Abstract: Previous literature has studied waste picking as an economic, social and environmental phenomenon of great importance in countries characterized by ineffective waste collection and recycling programs. The legal foundations of waste picking have, however, received little scholarly attention. Surveys conducted with waste pickers from 5 cities (Bogotá, Pune, Belo Horizonte, Durban, Nakuru) find that existing, and often hostile, regulations and competition from new entrants are key concerns for the waste pickers. In this paper, I argue that any system of legal rules that tries to exclude the waste pickers from the waste value chain results in high transaction costs and risks further aggravating existing social injustices. Several inclusive property right regimes are conceivable, from waste picker ownership of waste to a res nullius (nobody’s property) regime complemented by a right of first possession. Res nullius creates incentives for the stakeholders of waste to specialize in different segments of the collection and recycling chain. Possible drawbacks of this regime are dissipating rents because of open access to waste.
    Keywords: property rights, solid waste, waste pickers, informal economy, res nullius
    JEL: K11 Q53 O17
    Date: 2017–11
  11. By: Christian Leuz; Steffen Meyer; Maximilian Muhn; Eugene Soltes; Andreas Hackethal
    Abstract: Manipulative communications touting stocks are common in capital markets around the world. Although the price distortions created by so-called “pump-and-dump” schemes are well known, little is known about the investors in these frauds. By examining 421 “pump-and-dump” schemes between 2002 and 2015 and a proprietary set of trading records for over 110,000 individual investors from a major German bank, we provide evidence on the participation rate, magnitude of the investments, losses, and the characteristics of the individuals who invest in such schemes. Our evidence suggests that participation is quite common and involves sizable losses, with nearly 6% of active investors participating in at least one “pump-and-dump” and an average loss of nearly 30%. Moreover, we identify several distinct types of investors, some of which should not be viewed as falling prey to these frauds. We also show that portfolio composition and past trading behavior can better explain participation in touted stocks than demographics. Our analysis offers insights into the challenges associated with designing effective investor protection against market manipulation.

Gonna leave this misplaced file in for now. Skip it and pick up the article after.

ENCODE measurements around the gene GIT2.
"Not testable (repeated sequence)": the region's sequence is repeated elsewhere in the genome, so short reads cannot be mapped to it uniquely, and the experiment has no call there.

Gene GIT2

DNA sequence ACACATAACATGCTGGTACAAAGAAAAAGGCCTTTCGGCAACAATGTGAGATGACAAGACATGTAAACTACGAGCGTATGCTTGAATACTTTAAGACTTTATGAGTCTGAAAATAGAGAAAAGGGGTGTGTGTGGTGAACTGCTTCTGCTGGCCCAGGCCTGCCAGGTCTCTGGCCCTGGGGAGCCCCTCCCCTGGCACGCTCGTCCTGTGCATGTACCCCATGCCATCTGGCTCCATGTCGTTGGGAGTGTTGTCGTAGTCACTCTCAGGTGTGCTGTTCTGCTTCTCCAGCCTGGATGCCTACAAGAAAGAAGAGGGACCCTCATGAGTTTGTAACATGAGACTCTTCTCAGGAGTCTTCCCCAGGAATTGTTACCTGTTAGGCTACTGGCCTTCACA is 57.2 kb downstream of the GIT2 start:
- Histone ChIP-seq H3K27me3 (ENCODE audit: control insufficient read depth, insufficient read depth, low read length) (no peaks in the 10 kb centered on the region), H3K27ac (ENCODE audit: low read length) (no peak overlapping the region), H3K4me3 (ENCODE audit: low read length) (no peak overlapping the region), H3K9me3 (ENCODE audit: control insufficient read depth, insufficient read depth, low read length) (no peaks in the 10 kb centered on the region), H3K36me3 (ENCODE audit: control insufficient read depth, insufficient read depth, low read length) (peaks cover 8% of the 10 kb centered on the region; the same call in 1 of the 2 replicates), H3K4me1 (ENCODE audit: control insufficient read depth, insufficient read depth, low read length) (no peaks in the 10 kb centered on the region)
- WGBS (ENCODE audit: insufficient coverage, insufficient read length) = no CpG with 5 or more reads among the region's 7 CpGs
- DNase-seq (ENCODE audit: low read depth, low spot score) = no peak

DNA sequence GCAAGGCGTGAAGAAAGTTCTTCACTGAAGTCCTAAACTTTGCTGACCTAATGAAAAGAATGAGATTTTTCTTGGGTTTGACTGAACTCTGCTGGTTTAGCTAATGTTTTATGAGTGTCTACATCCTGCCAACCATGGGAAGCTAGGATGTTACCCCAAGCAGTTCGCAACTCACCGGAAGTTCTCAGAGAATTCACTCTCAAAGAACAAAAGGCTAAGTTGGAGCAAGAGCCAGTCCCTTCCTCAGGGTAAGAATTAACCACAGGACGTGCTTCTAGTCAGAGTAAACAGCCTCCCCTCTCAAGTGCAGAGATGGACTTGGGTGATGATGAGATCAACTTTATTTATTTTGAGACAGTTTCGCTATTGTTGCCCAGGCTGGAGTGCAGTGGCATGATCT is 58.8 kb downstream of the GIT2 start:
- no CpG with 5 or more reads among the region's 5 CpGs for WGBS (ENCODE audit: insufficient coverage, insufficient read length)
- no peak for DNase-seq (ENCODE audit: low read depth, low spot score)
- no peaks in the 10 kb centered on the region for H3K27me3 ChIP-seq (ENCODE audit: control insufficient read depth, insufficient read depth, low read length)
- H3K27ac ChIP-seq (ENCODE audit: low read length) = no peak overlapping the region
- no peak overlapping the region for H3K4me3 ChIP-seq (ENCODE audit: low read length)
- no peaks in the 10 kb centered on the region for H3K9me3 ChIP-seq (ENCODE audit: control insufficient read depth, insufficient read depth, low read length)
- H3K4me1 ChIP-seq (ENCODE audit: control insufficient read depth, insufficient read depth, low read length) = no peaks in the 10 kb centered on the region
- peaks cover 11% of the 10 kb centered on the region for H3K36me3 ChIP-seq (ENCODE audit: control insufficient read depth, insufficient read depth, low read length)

JEL: D14 D18 G11 G14 G18 G28 K22 K42 M48
    Date: 2017–11
  12. By: Nathaniel Pattison (Southern Methodist University)
    Abstract: Protections for debtors are a significant source of consumption insurance. This paper evaluates the insurance created by laws that protect defaulting debtors’ assets. First, I show that households are not fully insured; consumption declines by 3-5% upon default. Second, I estimate the effect of changes in asset protection on the default rate, repayment in default, and interest rates. While additional protection does smooth consumption, the default distortion generates a substantial interest rate cost. Within a sufficient statistics formula, the estimates imply that less asset protection would significantly increase welfare.
    Keywords: Social Insurance, Household Finance, Bankruptcy, Debt Collection, Borrowing
    JEL: K35 D14 H10
    Date: 2017–12